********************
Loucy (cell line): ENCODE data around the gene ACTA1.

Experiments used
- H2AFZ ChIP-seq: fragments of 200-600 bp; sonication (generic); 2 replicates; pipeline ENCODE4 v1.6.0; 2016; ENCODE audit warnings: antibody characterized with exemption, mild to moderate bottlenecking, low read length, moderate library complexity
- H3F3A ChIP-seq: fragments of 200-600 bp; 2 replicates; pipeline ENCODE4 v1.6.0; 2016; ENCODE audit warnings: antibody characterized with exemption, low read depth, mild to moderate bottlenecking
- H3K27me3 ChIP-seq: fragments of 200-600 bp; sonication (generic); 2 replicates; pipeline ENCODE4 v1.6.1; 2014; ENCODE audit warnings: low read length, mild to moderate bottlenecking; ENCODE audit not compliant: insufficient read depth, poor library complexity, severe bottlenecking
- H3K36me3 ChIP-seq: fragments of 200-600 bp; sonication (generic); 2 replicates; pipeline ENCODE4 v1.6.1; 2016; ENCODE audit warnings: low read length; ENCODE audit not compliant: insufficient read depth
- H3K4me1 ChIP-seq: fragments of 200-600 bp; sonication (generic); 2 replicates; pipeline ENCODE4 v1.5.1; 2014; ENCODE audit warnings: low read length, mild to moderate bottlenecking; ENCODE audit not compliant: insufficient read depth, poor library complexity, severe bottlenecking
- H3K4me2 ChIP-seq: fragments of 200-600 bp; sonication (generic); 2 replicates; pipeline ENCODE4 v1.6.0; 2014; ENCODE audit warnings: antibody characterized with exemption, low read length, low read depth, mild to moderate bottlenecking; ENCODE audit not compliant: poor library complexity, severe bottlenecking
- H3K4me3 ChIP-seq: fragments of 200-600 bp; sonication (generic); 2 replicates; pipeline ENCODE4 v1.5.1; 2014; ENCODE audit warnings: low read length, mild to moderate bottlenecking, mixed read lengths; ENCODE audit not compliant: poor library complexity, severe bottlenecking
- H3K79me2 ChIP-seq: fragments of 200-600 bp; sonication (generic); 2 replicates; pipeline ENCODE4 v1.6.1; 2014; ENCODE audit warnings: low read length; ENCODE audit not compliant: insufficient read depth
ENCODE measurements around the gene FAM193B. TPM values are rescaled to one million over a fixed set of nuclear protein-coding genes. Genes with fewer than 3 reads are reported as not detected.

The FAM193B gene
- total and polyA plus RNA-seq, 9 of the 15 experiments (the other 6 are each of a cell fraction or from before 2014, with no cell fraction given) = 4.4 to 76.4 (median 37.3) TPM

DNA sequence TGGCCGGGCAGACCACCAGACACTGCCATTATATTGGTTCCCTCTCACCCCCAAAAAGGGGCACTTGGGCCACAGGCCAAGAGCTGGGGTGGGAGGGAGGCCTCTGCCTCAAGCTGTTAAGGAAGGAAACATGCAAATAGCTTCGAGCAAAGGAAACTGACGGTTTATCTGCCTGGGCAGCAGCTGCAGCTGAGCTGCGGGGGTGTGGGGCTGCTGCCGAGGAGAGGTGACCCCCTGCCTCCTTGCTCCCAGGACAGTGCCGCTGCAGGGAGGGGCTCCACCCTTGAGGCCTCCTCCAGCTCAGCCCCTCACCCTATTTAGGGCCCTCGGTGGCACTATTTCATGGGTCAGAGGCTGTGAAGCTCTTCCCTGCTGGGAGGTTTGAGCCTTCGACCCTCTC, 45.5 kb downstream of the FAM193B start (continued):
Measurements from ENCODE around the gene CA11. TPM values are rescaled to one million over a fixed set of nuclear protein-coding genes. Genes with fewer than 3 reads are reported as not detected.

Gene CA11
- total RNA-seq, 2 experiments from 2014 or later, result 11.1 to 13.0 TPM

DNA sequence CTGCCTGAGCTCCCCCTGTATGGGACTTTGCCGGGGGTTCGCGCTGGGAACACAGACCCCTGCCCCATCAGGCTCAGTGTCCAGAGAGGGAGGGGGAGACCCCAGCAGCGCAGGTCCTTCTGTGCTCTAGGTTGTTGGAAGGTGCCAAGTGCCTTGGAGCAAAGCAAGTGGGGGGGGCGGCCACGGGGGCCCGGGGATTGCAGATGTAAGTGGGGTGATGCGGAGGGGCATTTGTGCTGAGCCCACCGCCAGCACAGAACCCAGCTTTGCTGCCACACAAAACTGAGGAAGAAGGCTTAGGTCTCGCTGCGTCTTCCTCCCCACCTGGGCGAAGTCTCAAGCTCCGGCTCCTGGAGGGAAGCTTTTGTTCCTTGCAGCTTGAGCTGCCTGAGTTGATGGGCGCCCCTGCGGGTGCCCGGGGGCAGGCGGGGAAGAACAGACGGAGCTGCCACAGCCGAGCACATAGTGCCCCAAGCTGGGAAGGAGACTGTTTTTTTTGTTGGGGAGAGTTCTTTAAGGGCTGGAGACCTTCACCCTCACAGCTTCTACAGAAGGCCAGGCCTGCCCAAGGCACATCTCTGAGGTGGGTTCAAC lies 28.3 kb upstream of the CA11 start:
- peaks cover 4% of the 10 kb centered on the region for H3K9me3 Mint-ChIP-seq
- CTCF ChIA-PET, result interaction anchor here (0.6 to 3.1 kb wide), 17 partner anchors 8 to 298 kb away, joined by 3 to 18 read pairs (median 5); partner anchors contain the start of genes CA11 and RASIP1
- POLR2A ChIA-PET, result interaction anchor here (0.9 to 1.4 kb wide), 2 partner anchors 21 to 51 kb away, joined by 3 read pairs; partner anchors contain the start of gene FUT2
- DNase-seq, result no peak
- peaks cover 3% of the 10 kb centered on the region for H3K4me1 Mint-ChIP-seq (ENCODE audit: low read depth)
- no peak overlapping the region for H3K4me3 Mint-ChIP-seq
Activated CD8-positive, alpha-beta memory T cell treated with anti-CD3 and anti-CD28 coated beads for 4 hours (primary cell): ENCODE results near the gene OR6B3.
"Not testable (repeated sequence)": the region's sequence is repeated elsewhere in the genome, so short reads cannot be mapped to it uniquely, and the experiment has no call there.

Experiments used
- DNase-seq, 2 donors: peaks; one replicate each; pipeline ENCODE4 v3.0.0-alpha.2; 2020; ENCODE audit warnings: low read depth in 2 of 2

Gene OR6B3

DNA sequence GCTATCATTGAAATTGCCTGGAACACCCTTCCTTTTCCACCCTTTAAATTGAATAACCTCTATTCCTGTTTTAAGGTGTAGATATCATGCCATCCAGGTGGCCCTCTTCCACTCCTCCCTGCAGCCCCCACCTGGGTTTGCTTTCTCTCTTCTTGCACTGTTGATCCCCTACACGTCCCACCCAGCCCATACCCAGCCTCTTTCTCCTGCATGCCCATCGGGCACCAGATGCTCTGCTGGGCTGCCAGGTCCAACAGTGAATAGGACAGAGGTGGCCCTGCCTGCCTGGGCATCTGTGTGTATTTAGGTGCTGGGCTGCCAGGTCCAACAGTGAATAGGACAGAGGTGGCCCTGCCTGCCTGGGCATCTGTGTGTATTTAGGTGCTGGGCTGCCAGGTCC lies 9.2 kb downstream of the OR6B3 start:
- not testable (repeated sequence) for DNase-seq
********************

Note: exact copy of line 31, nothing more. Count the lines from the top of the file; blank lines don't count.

- not testable (repeated sequence) for DNase-seq